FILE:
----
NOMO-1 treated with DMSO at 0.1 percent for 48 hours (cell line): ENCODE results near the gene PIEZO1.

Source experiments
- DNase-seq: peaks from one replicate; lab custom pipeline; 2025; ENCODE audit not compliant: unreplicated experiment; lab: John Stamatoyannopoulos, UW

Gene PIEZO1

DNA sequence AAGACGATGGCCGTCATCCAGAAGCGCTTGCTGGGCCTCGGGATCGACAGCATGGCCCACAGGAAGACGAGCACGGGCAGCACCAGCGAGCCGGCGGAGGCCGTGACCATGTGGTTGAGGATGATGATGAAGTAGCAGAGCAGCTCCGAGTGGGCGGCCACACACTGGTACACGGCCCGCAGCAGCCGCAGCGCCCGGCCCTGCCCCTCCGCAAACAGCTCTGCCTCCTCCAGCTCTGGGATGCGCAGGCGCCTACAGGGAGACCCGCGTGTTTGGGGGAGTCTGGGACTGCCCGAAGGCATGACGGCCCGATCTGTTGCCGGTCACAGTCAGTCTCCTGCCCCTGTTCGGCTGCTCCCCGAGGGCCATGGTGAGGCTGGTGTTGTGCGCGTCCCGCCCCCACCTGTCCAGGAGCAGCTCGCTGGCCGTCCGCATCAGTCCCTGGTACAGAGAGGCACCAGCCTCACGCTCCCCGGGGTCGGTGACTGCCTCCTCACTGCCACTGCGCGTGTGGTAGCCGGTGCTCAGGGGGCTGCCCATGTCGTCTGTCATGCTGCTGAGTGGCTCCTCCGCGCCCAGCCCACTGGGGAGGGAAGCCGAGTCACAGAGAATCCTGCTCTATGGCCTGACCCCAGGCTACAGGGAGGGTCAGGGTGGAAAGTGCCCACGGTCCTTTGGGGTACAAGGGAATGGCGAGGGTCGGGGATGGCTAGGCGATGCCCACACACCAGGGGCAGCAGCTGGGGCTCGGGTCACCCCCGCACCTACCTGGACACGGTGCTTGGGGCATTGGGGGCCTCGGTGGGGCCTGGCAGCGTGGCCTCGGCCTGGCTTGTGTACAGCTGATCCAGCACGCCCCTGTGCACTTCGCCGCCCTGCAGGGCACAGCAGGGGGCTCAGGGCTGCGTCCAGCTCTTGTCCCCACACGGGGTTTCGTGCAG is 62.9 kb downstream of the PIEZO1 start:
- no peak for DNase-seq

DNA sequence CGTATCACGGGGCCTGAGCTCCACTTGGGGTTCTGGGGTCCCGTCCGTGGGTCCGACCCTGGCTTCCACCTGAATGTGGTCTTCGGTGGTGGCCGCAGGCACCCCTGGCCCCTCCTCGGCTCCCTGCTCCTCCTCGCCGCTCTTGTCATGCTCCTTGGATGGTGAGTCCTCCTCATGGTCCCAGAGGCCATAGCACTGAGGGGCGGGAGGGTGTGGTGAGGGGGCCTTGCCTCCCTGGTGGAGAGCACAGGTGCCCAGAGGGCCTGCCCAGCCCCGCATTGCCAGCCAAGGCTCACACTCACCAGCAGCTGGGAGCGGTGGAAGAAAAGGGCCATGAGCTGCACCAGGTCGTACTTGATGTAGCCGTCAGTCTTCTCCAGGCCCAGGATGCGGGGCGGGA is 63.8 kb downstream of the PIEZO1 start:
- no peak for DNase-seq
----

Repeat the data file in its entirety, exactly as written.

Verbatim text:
NOMO-1 treated with DMSO at 0.1 percent for 48 hours (cell line): ENCODE results near the gene PIEZO1.

Source experiments
- DNase-seq: peaks from one replicate; lab custom pipeline; 2025; ENCODE audit not compliant: unreplicated experiment; lab: John Stamatoyannopoulos, UW

Gene PIEZO1

DNA sequence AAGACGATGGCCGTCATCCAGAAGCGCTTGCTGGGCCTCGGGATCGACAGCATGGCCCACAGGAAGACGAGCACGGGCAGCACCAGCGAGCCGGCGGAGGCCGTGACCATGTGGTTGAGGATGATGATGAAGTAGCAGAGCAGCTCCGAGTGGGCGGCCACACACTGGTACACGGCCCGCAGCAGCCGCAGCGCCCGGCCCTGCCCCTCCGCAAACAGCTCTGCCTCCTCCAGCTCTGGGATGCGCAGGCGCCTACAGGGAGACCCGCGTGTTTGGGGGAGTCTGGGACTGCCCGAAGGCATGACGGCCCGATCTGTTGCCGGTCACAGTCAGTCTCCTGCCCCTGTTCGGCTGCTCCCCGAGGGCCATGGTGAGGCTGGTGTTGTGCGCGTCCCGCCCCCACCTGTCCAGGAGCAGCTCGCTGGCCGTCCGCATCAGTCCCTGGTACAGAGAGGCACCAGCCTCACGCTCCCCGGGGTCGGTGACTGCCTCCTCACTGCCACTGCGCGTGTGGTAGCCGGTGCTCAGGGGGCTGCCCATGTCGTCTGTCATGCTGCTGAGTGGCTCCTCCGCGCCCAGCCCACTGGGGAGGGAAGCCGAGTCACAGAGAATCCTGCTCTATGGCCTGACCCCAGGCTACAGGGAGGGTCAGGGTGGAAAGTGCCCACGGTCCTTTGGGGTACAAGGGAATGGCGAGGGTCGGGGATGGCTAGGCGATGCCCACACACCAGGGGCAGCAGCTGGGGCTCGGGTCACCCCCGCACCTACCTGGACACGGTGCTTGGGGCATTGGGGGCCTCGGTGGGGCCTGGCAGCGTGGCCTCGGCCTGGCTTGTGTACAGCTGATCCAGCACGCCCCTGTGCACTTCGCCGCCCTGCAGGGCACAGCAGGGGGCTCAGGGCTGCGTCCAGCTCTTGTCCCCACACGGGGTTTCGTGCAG is 62.9 kb downstream of the PIEZO1 start:
- no peak for DNase-seq

DNA sequence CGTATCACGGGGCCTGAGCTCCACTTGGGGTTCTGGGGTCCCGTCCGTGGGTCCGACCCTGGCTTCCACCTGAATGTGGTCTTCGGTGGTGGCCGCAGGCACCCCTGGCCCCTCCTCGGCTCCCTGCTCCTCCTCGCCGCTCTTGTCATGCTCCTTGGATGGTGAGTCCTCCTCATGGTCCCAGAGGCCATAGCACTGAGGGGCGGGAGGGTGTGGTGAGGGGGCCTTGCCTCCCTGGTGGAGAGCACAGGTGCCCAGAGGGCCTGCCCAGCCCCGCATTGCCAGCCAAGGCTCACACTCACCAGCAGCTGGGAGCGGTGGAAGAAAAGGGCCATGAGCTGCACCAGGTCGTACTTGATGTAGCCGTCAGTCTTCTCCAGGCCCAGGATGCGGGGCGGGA is 63.8 kb downstream of the PIEZO1 start:
- no peak for DNase-seq